The Utilization of Sport Psychologists in the NBA and WNBA
Bruce Klonsky, SUNY, College at Fredonia, USA
Alan Kornspan, University of Akron, USA
Theme: Consulting/private practice
Poster Number: 13
Program ID: POS-1
Presentation: October 3, 2013 5:30 pm - 7:00 pm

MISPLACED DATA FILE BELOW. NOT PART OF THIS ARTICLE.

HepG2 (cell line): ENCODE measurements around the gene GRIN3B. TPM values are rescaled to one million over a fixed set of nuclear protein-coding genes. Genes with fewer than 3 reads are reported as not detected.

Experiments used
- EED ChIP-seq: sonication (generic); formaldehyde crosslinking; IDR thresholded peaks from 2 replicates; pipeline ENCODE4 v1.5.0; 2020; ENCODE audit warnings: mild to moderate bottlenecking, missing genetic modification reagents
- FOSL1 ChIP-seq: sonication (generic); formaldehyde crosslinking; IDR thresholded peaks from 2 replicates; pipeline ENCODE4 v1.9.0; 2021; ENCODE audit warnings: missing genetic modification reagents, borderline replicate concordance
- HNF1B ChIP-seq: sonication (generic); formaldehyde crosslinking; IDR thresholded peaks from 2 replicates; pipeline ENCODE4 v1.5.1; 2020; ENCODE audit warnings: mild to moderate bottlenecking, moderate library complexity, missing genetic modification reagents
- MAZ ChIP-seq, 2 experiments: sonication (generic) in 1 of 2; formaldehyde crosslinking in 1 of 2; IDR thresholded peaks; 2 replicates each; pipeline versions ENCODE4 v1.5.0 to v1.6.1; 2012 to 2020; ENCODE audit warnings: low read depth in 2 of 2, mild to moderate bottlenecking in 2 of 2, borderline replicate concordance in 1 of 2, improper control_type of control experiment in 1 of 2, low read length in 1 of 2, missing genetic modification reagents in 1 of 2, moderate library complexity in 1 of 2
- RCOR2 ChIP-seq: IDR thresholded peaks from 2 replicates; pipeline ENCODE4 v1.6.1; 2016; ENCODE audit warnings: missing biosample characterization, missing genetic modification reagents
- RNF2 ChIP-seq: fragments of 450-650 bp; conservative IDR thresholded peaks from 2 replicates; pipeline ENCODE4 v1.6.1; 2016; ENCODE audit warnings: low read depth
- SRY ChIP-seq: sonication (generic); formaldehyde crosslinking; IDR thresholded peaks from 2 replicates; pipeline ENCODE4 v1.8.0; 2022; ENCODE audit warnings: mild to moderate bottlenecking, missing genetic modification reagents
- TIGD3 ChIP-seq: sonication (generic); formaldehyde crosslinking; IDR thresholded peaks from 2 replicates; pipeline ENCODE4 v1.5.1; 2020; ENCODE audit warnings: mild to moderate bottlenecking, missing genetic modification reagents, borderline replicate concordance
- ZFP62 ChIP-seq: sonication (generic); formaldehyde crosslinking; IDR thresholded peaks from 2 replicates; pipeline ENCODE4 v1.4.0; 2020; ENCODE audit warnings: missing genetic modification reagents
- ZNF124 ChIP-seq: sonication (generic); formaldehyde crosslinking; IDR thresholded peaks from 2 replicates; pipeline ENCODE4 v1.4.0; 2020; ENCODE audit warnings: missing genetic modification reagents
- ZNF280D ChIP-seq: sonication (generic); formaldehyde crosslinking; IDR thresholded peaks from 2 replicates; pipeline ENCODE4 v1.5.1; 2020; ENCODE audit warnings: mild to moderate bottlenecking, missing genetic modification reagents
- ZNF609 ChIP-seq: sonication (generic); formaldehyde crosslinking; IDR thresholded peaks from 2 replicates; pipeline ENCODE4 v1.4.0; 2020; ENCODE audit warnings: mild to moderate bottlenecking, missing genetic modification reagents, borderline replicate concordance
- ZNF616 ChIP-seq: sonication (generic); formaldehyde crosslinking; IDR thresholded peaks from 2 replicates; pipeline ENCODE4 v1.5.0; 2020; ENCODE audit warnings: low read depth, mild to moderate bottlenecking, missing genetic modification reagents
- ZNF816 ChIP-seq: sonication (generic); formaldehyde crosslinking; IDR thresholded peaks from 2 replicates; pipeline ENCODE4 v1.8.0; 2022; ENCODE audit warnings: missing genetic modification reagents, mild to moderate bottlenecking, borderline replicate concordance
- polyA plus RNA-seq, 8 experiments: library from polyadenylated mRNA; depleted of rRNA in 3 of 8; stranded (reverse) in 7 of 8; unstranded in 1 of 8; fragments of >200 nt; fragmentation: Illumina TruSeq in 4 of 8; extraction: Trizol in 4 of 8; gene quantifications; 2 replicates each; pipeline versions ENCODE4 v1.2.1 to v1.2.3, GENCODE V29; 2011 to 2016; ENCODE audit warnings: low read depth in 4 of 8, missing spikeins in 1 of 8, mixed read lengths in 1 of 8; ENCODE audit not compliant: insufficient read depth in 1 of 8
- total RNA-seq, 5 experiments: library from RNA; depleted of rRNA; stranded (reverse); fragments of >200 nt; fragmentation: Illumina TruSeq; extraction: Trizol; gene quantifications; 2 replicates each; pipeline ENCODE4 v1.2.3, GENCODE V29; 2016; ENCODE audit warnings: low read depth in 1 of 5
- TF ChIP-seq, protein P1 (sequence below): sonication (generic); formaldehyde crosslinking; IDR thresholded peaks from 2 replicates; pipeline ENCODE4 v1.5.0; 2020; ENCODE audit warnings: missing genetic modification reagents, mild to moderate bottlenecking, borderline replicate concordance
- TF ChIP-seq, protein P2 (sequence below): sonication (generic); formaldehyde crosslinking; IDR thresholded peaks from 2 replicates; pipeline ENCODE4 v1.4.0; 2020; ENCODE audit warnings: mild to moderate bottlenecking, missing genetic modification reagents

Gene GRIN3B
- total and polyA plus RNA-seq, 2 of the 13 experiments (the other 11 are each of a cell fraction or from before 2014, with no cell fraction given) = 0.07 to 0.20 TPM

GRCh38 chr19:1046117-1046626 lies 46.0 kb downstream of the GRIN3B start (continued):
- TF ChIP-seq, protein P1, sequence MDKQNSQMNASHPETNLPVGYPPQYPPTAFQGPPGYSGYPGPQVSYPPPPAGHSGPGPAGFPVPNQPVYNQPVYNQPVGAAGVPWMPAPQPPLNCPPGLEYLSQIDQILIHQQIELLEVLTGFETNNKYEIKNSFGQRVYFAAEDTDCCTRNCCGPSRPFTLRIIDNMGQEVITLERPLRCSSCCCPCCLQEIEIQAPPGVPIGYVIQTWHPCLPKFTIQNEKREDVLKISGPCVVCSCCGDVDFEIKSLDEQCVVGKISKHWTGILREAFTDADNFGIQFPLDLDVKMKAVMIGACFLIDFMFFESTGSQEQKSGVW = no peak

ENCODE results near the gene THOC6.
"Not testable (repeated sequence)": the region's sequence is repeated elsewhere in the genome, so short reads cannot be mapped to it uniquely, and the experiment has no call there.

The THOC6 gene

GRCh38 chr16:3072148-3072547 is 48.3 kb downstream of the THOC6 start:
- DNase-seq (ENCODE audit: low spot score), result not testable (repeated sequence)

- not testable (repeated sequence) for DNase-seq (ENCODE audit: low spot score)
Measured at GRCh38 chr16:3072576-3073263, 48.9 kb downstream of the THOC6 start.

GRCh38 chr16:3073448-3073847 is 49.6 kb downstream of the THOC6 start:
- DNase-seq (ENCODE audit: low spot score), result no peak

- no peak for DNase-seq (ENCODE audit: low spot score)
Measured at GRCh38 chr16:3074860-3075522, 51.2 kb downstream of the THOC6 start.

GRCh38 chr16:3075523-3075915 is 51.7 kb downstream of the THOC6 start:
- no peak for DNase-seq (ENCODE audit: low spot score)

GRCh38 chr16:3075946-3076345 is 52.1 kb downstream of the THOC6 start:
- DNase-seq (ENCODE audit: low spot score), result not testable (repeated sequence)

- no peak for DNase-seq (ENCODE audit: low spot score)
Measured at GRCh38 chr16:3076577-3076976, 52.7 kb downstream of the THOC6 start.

Relatively little is known about how professional sports teams utilize sport psychology services. More specifically, few studies (e.g., Dunlap, 1999) have been conducted to determine the nature and prevalence of sport psychology services in professional sports. Although little formal research has been conducted, anecdotal reports have been provided in the media concerning how sport psychology consultants contributed to the success of teams such as the Lakers and Mavericks. To our knowledge, however, no research has assessed how many of the 30 NBA teams employ such consultants. Based upon the proportion of NCAA Division I programs with sport psychology services for student athletes (Hayden et al., 2012) and the stigma attached to the utilization of sport psychologists at the professional and college level (e.g., Martin et al., 2001), an underreporting and underutilization of such services was predicted. Content analyses (using key words "sport psychologist" and "mental skills consultant") and EXCEL spreadsheets were completed for the media guide listings of team personnel provided in (a) 2012 NBA and WNBA organization websites, and (b) Sporting News Official NBA (1988-2005) and WNBA (2000-2004) Guides. Interjudge agreement between coders was over 93%. Phone and e-mail follow-ups were done when clarification was needed as whether a sport psychologist was on a team's staff. Findings were somewhat consistent with predictions in that while there has been a gradual (but nonsignificant) increase since 1988 in the proportion of NBA teams employing sport psychologists only about one-third of the teams actually use them. The WNBA employs one "roving" sport psychologist for the entire league. A disconcerting finding was that only one of the current NBA consultants was an AASP Certified Consultant. Additional findings (including team-by-team data) and suggestions for dealing with the problem of underutization of sport psychologists will be provided at the conference.